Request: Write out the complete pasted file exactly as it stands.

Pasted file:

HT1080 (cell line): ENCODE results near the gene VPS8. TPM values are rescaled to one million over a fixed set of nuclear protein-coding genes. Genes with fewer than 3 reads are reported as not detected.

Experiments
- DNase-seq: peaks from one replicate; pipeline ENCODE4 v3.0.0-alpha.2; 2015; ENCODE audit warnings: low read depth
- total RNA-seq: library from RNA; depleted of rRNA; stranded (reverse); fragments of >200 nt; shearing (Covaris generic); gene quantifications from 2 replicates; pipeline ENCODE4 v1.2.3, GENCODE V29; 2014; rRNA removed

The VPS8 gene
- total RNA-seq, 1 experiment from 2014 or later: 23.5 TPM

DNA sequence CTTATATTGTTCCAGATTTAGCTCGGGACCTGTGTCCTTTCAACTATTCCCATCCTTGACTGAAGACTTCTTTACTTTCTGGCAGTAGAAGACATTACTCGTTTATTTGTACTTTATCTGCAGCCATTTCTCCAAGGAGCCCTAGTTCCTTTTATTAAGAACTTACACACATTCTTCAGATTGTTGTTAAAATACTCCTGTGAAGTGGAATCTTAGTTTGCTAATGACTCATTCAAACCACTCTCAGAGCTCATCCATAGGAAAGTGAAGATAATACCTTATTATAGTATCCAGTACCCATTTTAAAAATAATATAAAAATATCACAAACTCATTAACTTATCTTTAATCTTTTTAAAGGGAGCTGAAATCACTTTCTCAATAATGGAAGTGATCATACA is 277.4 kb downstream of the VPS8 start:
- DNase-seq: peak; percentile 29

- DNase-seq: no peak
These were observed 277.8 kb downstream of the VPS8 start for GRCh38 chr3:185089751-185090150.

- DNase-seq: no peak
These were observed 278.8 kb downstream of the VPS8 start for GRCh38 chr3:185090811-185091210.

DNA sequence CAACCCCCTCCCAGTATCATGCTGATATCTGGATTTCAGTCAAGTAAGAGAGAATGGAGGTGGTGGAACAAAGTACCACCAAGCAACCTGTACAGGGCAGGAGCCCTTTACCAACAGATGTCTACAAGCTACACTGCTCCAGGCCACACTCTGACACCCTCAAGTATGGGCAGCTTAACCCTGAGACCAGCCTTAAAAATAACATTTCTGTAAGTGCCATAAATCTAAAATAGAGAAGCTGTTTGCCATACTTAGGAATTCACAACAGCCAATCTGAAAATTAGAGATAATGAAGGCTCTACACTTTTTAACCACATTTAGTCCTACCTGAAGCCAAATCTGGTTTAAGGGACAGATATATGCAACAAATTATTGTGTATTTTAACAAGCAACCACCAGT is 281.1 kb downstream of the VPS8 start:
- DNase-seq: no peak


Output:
HT1080 (cell line): ENCODE results near the gene VPS8. TPM values are rescaled to one million over a fixed set of nuclear protein-coding genes. Genes with fewer than 3 reads are reported as not detected.

Experiments
- DNase-seq: peaks from one replicate; pipeline ENCODE4 v3.0.0-alpha.2; 2015; ENCODE audit warnings: low read depth
- total RNA-seq: library from RNA; depleted of rRNA; stranded (reverse); fragments of >200 nt; shearing (Covaris generic); gene quantifications from 2 replicates; pipeline ENCODE4 v1.2.3, GENCODE V29; 2014; rRNA removed

The VPS8 gene
- total RNA-seq, 1 experiment from 2014 or later: 23.5 TPM

DNA sequence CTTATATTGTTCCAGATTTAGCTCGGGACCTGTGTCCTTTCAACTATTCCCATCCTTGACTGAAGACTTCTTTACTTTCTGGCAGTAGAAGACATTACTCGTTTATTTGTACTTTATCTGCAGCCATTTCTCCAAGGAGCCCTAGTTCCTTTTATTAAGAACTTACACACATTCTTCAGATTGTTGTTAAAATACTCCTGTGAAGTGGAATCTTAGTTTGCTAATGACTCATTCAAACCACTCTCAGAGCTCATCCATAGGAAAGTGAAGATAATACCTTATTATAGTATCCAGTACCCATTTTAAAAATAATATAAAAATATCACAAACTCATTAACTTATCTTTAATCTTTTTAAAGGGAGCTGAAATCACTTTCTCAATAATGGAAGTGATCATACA is 277.4 kb downstream of the VPS8 start:
- DNase-seq: peak; percentile 29

- DNase-seq: no peak
These were observed 277.8 kb downstream of the VPS8 start for GRCh38 chr3:185089751-185090150.

- DNase-seq: no peak
These were observed 278.8 kb downstream of the VPS8 start for GRCh38 chr3:185090811-185091210.

DNA sequence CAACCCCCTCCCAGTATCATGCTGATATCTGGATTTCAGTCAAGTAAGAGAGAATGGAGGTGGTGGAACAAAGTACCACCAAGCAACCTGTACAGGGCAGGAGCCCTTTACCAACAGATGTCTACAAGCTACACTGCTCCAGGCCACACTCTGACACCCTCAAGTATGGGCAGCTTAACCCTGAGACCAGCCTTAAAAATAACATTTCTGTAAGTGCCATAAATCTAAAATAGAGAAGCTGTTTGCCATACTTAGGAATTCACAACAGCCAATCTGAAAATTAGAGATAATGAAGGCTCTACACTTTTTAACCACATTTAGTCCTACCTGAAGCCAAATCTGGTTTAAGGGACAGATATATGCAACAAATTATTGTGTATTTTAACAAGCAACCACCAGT is 281.1 kb downstream of the VPS8 start:
- DNase-seq: no peak